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Bipartisan immigration reform back on the table

Two high-profile Senators from across party lines are re-starting talk of immigration reform. Senators Charles Schumer, a Democrat, and Senator Lindsey Graham, a Republican, have a four-part plan that includes a path to citizenship for undocumented immigrants.

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Many Republican leaders have taken a hard position against illegal immigrants. Obama's unsuccessful Republican challenger, Mitt Romney, said during the campaign that illegal immigrants should "self-deport" from the country.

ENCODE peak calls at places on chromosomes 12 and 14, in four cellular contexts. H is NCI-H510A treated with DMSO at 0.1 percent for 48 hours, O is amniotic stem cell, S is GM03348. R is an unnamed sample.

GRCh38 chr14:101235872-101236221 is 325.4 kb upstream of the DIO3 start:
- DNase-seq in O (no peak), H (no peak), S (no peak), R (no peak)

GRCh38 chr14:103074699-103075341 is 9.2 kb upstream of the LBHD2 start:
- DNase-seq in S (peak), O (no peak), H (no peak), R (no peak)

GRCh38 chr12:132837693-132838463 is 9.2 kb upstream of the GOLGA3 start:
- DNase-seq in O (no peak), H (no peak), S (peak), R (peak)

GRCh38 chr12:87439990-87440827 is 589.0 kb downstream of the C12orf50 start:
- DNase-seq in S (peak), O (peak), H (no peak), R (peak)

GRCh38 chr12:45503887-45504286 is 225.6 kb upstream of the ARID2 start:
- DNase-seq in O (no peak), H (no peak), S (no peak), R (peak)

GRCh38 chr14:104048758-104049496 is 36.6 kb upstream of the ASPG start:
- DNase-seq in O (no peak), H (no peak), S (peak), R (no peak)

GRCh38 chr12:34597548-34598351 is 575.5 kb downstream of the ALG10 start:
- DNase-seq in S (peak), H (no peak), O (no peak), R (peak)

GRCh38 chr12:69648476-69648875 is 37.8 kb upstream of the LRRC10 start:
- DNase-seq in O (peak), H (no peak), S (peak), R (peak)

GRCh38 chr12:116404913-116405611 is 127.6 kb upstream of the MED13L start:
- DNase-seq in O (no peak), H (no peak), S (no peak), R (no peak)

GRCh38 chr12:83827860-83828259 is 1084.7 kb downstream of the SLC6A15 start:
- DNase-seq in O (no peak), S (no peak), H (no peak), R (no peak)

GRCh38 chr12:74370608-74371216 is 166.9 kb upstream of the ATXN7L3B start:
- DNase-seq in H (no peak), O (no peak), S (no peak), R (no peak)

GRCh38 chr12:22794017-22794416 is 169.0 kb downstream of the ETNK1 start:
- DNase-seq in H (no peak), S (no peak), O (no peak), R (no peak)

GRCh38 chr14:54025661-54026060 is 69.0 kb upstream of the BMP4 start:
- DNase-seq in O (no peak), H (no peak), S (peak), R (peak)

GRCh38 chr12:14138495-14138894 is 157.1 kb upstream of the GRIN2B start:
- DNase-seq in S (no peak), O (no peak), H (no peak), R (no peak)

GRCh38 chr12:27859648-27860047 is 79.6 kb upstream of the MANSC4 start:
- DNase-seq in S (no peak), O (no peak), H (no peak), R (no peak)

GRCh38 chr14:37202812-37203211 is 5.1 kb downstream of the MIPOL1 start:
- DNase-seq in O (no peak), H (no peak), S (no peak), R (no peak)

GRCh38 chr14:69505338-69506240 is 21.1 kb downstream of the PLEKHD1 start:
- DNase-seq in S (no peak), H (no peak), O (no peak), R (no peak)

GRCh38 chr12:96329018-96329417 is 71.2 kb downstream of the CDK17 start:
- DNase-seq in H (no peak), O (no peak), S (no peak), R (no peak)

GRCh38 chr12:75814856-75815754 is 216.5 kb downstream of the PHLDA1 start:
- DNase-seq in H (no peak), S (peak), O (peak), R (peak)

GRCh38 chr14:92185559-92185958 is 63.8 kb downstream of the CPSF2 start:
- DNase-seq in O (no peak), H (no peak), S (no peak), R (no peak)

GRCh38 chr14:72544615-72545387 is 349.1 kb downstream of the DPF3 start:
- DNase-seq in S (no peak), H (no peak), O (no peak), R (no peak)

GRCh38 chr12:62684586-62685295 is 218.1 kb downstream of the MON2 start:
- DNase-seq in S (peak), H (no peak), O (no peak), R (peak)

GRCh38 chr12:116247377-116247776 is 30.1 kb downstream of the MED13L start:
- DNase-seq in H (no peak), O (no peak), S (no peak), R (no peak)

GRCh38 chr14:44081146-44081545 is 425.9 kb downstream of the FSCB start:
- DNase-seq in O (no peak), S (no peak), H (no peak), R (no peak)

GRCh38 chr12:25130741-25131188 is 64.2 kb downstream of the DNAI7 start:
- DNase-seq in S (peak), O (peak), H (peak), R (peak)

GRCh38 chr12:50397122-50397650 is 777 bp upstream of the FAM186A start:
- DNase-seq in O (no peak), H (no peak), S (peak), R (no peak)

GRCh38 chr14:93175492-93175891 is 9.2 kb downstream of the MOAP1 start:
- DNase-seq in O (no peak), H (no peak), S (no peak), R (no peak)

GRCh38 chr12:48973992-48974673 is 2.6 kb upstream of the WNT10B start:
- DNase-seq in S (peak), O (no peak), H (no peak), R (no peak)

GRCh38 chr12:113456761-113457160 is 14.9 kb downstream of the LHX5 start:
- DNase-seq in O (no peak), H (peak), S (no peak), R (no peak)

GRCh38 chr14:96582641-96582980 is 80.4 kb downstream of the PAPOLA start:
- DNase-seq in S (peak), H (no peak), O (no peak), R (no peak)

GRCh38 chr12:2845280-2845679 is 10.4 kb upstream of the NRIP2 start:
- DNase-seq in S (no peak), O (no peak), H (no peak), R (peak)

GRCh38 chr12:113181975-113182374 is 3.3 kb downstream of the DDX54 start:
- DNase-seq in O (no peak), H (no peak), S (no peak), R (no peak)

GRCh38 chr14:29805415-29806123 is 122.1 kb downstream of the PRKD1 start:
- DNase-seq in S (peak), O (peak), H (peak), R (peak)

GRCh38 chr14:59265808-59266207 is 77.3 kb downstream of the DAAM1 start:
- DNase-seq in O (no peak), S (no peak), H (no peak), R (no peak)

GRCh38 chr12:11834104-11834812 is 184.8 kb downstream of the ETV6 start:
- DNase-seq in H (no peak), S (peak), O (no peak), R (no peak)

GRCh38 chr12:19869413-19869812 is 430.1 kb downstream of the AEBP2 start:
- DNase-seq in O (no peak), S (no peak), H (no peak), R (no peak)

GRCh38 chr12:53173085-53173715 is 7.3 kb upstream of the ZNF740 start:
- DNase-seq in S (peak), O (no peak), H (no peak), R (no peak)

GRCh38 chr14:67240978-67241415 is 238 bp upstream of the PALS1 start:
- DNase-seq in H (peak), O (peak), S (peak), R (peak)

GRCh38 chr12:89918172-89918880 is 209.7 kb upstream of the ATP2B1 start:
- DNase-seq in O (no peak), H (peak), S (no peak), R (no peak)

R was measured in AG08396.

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Since the election, some influential conservative voices, including television commentator Sean Hannity, have announced support for immigration reform that includes a path to citizenship for illegal immigrants in the United States with no criminal record.

House of Representatives Speaker John Boehner, the top Republican in Congress, said on Friday that the U.S. immigration system is broken, and that Obama had to take the lead. Boehner has said he is confident Republicans could find common ground with the president.

The Obama administration announced in June it would relax US deportation rules so that many young illegal immigrants who came to the United States as children can stay in the country and work.

The change would allow illegal immigrants who, among other criteria, are younger than 30 years old and have not been convicted of a felony to apply for work permits.

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